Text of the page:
Maharashtra farmers’ protest: The men behind the Long March
As the farmers march reaches the seventh day at Azad Maidan, a look at the faces behind the agitationmumbai Updated: Mar 12, 2018 19:33 IST
As farmers reach Mumbai after a six-day-long march from Nashik and wait at Azad Maidan for a meeting with Chief Minister Devendra Fadnavis and other ministers, here’s a look at the three key farmer leaders behind this march:
Jiva Pandu Gavit, 68
CPI (M) leader and Kalwan MLA
Seven-time MLA from Kalwan in Nashik, Jiva Pandu Gavit is a CPI(M) leader and the only legislator to represent leftist parties in Maharashtra’s Legislative Assembly. Gavit, who is from the tribal community, prefers to keep a low profile and is the brain behind the long march. He is also the main reason so many tribals have joined in the agitation — they are fighting for the implementation of the Forest Rights Act,2006, that promised them repossession of land that they had been tilling for generations and had been taken over by the forest department.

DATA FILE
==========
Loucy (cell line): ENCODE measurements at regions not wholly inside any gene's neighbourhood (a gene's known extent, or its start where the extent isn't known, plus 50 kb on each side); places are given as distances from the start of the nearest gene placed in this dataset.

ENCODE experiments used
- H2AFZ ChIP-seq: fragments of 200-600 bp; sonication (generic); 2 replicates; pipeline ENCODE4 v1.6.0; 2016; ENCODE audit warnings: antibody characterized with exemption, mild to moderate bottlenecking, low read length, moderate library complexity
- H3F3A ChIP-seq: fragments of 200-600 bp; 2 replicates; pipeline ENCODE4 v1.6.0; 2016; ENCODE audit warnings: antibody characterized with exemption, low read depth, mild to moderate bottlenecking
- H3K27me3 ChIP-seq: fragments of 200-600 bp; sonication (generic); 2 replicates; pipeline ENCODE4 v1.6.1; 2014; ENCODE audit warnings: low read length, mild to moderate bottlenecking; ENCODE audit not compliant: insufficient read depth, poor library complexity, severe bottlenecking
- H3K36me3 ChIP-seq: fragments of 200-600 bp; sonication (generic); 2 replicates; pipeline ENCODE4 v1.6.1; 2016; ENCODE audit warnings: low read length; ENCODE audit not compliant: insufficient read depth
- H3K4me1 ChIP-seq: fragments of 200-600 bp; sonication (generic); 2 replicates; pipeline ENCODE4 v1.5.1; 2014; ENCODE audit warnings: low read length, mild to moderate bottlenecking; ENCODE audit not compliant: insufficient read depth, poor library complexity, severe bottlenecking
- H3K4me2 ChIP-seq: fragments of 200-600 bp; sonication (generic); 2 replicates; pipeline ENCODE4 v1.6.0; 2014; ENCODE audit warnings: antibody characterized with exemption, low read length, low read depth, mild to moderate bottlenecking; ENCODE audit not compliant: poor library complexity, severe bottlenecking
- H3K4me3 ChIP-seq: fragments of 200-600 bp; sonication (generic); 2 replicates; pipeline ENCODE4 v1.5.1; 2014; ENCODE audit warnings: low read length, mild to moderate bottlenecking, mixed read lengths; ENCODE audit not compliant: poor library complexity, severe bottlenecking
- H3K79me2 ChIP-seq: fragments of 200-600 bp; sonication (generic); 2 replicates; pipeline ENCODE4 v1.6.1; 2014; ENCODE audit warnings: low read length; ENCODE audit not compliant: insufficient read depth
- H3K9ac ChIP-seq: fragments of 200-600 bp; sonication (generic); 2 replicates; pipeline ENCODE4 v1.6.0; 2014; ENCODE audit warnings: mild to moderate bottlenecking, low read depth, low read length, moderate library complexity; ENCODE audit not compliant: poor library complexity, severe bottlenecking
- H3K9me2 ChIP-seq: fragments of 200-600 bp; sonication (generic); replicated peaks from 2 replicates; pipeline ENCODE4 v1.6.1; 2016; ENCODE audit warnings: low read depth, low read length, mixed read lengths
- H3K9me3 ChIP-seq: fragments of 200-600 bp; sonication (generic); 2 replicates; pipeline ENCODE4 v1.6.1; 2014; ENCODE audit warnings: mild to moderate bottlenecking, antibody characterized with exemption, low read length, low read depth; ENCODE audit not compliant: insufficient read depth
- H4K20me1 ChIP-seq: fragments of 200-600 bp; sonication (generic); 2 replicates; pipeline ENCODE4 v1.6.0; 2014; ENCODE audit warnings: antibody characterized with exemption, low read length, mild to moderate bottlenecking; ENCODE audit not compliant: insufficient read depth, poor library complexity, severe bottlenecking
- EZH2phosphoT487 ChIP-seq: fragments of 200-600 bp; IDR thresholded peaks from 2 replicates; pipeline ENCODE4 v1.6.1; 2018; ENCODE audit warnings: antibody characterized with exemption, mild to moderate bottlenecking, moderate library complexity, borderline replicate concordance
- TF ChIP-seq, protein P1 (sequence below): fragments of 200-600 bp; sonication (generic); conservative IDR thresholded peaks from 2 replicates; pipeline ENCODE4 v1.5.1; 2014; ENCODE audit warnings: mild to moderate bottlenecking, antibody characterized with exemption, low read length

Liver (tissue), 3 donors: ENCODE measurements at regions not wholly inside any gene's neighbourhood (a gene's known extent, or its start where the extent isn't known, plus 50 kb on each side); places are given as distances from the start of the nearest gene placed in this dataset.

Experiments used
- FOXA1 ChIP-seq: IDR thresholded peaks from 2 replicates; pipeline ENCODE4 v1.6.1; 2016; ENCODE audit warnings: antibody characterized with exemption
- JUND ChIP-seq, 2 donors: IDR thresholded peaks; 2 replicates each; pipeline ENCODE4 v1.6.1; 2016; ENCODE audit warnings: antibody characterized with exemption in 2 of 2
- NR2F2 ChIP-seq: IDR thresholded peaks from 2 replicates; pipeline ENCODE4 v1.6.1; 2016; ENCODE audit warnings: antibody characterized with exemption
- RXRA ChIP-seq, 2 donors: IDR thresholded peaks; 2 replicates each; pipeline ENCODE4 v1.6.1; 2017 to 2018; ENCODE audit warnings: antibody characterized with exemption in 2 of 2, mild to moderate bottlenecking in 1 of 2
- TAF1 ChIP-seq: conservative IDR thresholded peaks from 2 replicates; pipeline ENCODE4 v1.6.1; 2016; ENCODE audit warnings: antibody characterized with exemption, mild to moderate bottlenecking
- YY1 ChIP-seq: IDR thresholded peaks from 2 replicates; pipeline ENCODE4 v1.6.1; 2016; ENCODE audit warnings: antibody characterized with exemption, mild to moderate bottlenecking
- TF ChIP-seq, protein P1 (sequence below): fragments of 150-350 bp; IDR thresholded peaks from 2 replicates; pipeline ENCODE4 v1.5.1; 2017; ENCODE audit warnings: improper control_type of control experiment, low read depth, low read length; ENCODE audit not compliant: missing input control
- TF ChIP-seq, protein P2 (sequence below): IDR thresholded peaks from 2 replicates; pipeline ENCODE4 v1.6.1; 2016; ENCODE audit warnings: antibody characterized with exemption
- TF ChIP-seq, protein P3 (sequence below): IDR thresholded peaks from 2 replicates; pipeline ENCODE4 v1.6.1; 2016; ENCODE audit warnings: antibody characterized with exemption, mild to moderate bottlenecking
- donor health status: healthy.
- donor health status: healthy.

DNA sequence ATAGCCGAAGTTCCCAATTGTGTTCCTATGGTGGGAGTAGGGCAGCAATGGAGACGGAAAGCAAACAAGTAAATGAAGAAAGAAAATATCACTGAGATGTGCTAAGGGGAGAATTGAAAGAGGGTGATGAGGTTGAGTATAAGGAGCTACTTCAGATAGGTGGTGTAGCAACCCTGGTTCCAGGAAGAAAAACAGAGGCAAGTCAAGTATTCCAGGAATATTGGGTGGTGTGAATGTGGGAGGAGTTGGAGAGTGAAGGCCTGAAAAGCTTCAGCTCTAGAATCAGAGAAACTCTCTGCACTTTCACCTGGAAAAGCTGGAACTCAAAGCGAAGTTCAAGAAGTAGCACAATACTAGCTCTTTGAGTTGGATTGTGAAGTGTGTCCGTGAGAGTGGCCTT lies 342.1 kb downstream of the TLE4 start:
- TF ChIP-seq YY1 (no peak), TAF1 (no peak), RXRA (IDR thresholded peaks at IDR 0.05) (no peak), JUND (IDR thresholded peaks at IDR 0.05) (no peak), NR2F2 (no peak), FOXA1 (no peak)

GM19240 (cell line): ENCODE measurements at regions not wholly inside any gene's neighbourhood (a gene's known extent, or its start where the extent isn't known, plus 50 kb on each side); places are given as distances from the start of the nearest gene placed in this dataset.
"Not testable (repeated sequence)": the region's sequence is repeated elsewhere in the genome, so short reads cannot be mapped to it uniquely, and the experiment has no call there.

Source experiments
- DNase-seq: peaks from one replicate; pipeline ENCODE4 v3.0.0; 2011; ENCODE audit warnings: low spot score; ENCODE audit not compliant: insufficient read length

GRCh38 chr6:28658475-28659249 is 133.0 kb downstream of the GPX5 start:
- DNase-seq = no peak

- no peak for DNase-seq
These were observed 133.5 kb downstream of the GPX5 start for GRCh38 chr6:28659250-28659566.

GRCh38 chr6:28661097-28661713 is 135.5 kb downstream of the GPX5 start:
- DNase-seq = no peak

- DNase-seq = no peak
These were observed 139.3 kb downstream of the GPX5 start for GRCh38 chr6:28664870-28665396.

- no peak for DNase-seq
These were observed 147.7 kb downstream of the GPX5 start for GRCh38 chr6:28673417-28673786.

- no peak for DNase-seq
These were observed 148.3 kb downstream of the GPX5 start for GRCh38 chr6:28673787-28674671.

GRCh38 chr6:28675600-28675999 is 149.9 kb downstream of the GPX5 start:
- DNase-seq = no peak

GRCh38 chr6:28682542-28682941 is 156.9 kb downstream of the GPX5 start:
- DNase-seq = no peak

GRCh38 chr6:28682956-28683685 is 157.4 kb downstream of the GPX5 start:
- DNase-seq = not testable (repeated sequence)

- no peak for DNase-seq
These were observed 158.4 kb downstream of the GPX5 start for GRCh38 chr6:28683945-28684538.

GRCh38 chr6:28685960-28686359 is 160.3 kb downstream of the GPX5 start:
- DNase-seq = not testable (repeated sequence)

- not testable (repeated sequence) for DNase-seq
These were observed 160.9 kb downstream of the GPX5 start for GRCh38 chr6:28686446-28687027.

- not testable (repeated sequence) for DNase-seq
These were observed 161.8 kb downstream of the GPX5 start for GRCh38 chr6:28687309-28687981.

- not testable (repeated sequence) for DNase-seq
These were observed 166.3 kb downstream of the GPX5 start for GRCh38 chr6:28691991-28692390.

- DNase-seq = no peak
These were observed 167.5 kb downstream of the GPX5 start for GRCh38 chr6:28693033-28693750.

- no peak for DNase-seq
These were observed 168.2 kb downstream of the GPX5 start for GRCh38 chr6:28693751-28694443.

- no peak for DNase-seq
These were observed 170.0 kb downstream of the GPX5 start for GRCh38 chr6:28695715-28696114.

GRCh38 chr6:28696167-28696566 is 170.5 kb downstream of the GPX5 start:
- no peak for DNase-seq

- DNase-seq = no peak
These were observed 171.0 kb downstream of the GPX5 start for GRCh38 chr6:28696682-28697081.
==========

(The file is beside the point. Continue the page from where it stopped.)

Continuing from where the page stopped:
President, Akhil Bharatiya Kisan Sabha (ABKS)
Dhawale, who was recently elected to lead ABKS, the peasants’ body represented by undivided communist parties, is a staunch follower of social activist Godavari Parulekar. Dhawale has been an active social worker in Thane and Palghar districts since 1993 and has been fighting for various agricultural issues, including the implementation of the Forest Rights Act and the recommendations made by Swaminathan Commission. He has also opposed land acquisition for the Special Economic Zone in Raigad about a decade ago, and is now protesting the acquisition of land for the bullet train and Mumbai-Nagpur Expressway projects.
State secretary of ABKS
In June 2017, Nawale was the driving force behind the farmers’ agitation that eventually led the chief minister to announce a farm loan waiver scheme. Then, farmers had sought complete loan waiver and an assured minimum support price for crops that is 1.5 times the cost of production, besides implementation of the Swaminathan Commission report. The farmers had threatened to go on strike, cutting of supplies of vegetables and fruits to cities. After negotiations, Nawale was made a member of the government-formed steering committee, to chalk out the structure for the loan waiver. He was, however, not convinced with the framework of the scheme and since then has been directing protests at district and taluka levels.